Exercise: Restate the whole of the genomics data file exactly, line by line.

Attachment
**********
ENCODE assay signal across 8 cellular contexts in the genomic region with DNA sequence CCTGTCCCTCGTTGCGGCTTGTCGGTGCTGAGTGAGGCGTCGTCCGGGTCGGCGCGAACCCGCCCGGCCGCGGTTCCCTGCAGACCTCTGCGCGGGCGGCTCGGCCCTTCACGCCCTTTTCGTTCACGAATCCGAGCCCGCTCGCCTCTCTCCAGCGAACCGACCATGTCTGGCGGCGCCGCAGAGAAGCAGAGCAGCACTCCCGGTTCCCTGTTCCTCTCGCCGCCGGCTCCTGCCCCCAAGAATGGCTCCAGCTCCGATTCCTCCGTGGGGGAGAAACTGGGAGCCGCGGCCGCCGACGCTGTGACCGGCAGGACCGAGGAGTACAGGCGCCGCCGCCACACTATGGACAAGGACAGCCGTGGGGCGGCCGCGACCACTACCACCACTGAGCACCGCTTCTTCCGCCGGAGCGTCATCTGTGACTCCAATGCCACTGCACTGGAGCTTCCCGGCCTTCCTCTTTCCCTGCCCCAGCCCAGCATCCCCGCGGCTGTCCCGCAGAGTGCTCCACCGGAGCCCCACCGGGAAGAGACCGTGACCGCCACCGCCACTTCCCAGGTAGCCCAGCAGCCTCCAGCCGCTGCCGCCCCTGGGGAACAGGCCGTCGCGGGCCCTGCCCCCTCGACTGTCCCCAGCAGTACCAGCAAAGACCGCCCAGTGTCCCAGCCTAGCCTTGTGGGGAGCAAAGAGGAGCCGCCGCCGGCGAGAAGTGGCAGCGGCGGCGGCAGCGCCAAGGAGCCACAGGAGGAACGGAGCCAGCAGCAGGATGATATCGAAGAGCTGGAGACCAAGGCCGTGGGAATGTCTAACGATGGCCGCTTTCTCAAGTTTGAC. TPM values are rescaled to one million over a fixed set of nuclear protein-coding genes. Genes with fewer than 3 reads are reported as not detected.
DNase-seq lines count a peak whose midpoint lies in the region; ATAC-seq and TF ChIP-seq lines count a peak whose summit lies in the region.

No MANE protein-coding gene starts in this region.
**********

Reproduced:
ENCODE assay signal across 8 cellular contexts in the genomic region with DNA sequence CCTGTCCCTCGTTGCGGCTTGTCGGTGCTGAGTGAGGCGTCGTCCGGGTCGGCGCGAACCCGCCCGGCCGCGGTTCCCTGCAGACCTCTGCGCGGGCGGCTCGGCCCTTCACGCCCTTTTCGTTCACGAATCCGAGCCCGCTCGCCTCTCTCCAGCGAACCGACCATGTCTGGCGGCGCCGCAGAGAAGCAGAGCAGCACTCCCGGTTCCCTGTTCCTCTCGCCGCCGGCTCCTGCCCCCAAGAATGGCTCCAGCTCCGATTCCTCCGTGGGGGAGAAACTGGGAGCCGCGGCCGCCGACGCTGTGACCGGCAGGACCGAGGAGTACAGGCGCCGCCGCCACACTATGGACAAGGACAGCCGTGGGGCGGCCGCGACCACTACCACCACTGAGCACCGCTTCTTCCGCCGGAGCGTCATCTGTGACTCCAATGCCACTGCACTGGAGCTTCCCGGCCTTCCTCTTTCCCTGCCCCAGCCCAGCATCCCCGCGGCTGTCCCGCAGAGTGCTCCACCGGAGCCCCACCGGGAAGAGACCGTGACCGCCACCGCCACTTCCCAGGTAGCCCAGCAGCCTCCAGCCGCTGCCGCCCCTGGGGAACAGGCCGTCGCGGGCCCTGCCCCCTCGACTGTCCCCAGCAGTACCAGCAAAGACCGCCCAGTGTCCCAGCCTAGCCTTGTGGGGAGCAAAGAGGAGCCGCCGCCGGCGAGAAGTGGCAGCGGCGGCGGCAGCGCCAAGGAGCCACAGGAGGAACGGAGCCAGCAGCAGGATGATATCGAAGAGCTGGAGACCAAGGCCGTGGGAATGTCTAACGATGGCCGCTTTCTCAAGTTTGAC. TPM values are rescaled to one million over a fixed set of nuclear protein-coding genes. Genes with fewer than 3 reads are reported as not detected.
DNase-seq lines count a peak whose midpoint lies in the region; ATAC-seq and TF ChIP-seq lines count a peak whose summit lies in the region.

No MANE protein-coding gene starts in this region.